Shalom, the parshah starts off with Moshe explaining to the Jews that a Jew brings blessing upon himself by fulfilling a mitzvah and in turn if one does a transgression, a curse will be upon him self (Devarim 11:27-28). In Pirkei Avot it states, "one good deed will bring another good deed, one transgression will bring another transgression, (Pirkei Avot 4:2)"
This proves how important it is that we try the whole day and strive to only do good deeds, both by being nice and good to our fellow man and by learning and keeping to the Torah!
After that the Torah reading reiterates how we are not allowed to add and subtract to the commandments, Moshe warns the Jews that they are to disregard false prophets (Devarim 13:2-6). Hashem only brings the false prophets about to test the Jews faith in Hashem. A prophet that instructs the Jews to permanently cancel one of the mitzvot is put to death by the Beit Din (Sandhedrin 89a), however if an established prophet temporarily suspends a mitzvah, he must be obeyed, we learn a case where this occurred in the book of Kings, when Eliyahu erected an alter outside the Temple at a time when private alters were forbidden, in order to disprove claims of the prophets of the Ba’al (Melachim I 18:24).
We then learn what the Jews are to do if they witness an idolatrous city that is run by Jews. If the majority of the city has succumbed to idolatry and there is not even a single mezuzah scroll left, the city would be required to be burned down, if the Jews have no sign of repenting (Devarim 13:13-19)). However the sages state that there was never a case when an entire Jewish city was like this (Sanhedrin 71).
Then it states how it is prohibited to show excessive signs of mourning, such as marking the skin or making a bald spot (Makkot 20). It was the common practice of the Emorim to show excessive grieving, firstly we may not copy the other nations and also by grieving to excessively we are showing that we are even more merciful than G-d.
Moshe then reiterates the classifications of kosher and non-kosher food and the prohibition of cooking meat and milk (Devarim 14:3-21). We learn about which animals are kosher also in parshat Shmini (Vayikra 11:1-45).
The Torah then teaches that produce of the second tithe must be eaten in Jerusalem, and if the amount is too much to carry, it may be exchanged for money with which food is then bought in Jerusalem. In certain years this tithe is given to the poor to be specific on the third and the sixth year (Devarim 14:22-27).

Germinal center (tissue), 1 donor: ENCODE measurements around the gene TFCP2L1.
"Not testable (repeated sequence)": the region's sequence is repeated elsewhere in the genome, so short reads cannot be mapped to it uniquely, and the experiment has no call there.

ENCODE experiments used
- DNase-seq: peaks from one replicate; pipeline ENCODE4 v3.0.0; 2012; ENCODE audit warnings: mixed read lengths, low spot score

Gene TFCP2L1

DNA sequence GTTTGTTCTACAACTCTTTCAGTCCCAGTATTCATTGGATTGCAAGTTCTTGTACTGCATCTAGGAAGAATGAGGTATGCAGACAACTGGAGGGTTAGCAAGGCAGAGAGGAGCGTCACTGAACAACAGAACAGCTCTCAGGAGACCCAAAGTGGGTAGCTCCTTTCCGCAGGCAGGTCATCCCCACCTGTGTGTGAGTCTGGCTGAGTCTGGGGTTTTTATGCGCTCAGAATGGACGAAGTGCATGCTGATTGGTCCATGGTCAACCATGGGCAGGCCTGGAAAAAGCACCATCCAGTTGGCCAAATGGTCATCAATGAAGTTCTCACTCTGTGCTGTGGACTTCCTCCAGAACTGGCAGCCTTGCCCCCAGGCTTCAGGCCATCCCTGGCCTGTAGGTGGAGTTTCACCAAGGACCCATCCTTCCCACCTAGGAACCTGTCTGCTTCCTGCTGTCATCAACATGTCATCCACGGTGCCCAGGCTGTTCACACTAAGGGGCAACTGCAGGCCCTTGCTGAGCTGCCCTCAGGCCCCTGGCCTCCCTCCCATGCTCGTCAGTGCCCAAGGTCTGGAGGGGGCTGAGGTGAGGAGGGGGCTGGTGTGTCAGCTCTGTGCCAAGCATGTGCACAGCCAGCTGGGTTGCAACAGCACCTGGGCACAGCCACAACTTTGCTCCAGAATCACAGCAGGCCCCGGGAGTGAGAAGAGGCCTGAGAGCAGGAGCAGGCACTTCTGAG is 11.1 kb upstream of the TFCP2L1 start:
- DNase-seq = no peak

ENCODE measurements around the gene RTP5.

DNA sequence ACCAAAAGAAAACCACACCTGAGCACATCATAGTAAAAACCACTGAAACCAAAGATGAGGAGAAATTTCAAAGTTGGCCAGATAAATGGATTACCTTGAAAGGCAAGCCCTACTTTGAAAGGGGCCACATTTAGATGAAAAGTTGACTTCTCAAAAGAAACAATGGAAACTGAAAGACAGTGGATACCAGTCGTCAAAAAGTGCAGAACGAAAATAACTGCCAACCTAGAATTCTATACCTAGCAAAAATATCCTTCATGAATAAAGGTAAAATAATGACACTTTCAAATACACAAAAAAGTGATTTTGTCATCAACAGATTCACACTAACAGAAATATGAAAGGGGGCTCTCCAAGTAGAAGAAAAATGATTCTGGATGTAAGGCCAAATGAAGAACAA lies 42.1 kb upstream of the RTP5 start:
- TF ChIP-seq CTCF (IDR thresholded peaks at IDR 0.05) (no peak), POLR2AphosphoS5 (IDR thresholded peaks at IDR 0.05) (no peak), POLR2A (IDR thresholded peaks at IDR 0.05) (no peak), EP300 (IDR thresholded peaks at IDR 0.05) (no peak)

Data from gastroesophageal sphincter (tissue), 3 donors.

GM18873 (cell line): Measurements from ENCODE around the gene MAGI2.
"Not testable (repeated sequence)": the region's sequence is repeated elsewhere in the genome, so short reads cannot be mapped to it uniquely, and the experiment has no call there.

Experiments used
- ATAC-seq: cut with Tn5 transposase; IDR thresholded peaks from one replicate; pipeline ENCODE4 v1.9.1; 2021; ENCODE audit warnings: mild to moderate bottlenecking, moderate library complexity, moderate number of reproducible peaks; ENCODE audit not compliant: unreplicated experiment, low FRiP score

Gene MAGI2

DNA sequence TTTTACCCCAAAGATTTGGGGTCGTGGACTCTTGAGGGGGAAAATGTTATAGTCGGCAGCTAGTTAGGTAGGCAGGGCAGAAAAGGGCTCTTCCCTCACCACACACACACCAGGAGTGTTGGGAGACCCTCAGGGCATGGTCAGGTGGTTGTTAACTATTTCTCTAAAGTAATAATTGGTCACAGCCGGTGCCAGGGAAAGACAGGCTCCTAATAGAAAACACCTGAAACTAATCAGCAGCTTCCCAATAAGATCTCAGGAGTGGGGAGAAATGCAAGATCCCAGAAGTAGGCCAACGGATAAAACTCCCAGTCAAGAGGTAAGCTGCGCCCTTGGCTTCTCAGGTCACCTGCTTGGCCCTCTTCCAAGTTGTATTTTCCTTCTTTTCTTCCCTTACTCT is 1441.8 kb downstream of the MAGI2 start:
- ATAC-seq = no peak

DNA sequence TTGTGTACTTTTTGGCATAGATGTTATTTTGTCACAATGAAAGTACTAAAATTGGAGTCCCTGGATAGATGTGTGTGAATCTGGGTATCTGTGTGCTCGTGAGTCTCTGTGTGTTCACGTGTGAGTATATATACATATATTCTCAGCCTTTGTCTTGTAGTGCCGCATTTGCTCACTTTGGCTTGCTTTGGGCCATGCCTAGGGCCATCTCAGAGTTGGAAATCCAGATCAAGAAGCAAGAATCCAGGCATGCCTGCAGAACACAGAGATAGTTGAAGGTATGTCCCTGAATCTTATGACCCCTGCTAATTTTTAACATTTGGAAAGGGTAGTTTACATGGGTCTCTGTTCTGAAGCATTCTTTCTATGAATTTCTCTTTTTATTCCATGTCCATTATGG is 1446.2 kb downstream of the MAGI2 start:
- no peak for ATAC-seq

The Torah then describes that the Bnei Yisrael are instructed to always be open-hearted and kind (Devarim 15:7-11), and in the seventh year any loans must be discounted (Devarim 15:1-6), in turn Hashem will bless the person in all ways. If an individual observes the laws, gives charity and does acts of kindness, Hashem blesses them with more back. In fact the Talmud states that kindness is not just a huge mitzvah, it also is considered as acts of wisdom (Nedarim 32b)!
The Parshah then states that a Jewish bondsman is released after six years of work, and must be sent away with generous provisions (Devarim 15:12-18). If he refuses to leave, his ear is pierced with an awl at the door post and he remains a bondsman until the Jubilee year (50th year).
The Torah reading ends with a description of the three pilgrimage festivals of Pesach, Shavuot and Succot. Where an individual is obligated to bring the tithe to Jerusalem so that him and his family can eat it there and will be in the presence of the Sanhedrin, Kohanim and many Torah scholars in order to spiritually elevate the people bringing their offerings (Devarim 16: 1-17).
The Haftorah for this weeks parshah is from the book of Isaiah, where he speaks of a world which will be very rightous in the times of Moshiach where all sustanance will be provided with the obedience of the word of G-d (Isaiah 54:11- 55:5).
I am dedicating this Dvar Torah in the memory of my late grandmother, her hebrew name being Sara Yehudit Bat Esther, please say Tehillim in her memory and do acts of kindness also in her memory.
Hope you all have a great week and SHABBAT SHALOM!